The objective of the Surface ASW Combat Systems Integration Program is to incrementally modernize the existing AN/SQQ-89(V) system by providing contact fusion capabilities, improved data processing and classification performance, and develop an open system architecture. The open system architecture developed into the AN/SQQ-89(V) will enable further affordable performance growth to meet fleet requirements. Additionally, this program supports the efforts to develop adjunct processing capability to process transmissions bistatically using the AN/SQS-53C or Towed Active Receiver Subsystem (TARS) as the receiver. Adjunct processing capability will be further enhanced by the development of the Multi-Function Towed Array (MFTA). The MFTA system will be engineered to perform as the receive array for the mid-frequency active sonar, torpedo defense, and BroadBand Variable Depth Sonar (developed by PE 0603553N) which will increase bandwidth over existing AN/SQQ-89(V) sensors and improve Measures Of Performance (MOP) in detection, tracking and classification. These efforts will provide a fully integrated AN/SQQ-89(V) ASW Combat System, with improved performance in the shallow, littoral environment.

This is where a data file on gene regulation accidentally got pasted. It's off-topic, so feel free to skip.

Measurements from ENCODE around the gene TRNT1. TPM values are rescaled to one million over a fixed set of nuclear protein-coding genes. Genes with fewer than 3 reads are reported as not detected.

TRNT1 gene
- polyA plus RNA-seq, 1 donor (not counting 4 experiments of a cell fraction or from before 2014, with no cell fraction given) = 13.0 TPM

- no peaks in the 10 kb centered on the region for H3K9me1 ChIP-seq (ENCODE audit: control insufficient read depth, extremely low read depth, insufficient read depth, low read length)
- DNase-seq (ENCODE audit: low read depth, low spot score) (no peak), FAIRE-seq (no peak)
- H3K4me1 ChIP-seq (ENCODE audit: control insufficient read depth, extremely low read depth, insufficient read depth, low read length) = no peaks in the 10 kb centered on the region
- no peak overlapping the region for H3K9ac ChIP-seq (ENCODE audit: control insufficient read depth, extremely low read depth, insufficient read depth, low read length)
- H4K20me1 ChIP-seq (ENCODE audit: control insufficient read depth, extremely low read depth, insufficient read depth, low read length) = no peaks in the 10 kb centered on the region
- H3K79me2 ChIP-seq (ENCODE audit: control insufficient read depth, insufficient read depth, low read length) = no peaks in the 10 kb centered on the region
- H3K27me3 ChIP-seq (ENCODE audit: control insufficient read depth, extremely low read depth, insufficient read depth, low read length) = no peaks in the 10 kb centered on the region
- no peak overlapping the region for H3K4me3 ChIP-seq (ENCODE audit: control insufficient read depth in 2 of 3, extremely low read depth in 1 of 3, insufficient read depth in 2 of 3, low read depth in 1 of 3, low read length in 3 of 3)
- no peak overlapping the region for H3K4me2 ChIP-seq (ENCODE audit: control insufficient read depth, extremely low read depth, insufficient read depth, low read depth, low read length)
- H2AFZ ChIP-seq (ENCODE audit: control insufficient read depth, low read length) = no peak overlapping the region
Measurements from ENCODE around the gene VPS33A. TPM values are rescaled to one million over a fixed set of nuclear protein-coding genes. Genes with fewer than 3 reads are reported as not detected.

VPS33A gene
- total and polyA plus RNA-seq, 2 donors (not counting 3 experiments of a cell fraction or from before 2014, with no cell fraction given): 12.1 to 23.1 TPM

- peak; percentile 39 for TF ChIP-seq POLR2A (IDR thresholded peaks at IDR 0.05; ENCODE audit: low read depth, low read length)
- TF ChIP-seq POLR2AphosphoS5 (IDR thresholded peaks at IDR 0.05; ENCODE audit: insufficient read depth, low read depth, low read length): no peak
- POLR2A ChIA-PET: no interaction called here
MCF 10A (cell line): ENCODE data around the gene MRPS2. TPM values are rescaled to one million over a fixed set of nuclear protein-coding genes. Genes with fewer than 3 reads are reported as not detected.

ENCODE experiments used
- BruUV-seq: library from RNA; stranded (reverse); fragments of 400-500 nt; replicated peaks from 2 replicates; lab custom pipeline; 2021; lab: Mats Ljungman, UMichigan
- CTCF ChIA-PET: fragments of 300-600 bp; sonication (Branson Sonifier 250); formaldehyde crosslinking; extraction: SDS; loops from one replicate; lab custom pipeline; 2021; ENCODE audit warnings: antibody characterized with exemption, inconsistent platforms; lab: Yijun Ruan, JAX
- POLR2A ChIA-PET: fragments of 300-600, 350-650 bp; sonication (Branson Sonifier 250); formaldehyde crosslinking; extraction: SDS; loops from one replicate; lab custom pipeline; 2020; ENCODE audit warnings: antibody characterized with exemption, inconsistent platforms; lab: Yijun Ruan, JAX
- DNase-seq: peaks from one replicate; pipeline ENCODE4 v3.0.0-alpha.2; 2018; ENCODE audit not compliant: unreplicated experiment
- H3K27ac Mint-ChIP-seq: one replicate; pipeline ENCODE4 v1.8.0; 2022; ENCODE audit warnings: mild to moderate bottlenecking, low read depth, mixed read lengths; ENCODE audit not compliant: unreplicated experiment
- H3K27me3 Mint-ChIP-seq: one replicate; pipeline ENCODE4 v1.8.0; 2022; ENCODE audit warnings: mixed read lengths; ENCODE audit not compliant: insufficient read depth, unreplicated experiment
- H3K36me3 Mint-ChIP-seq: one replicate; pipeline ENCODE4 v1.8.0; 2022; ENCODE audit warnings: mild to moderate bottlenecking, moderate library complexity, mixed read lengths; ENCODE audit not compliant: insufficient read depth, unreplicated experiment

Surface ASW Combat Systems Integration will fully support the integration of follow-on adjunct processing capabilities into the AN/SQQ-89(V) in these areas: 1) development of the MFTA to perform as the receive array for the mid-frequency active sonar, torpedo defense, and BroadBand Variable Depth Sonar, 2) implementation of the next incremental active classification improvement that will incorporate environmentally adaptive processing, and, 3) implementation of a follow-on mid-frequency bistatics capability to further improve detection, tracking, and classification of shallow water USW targets.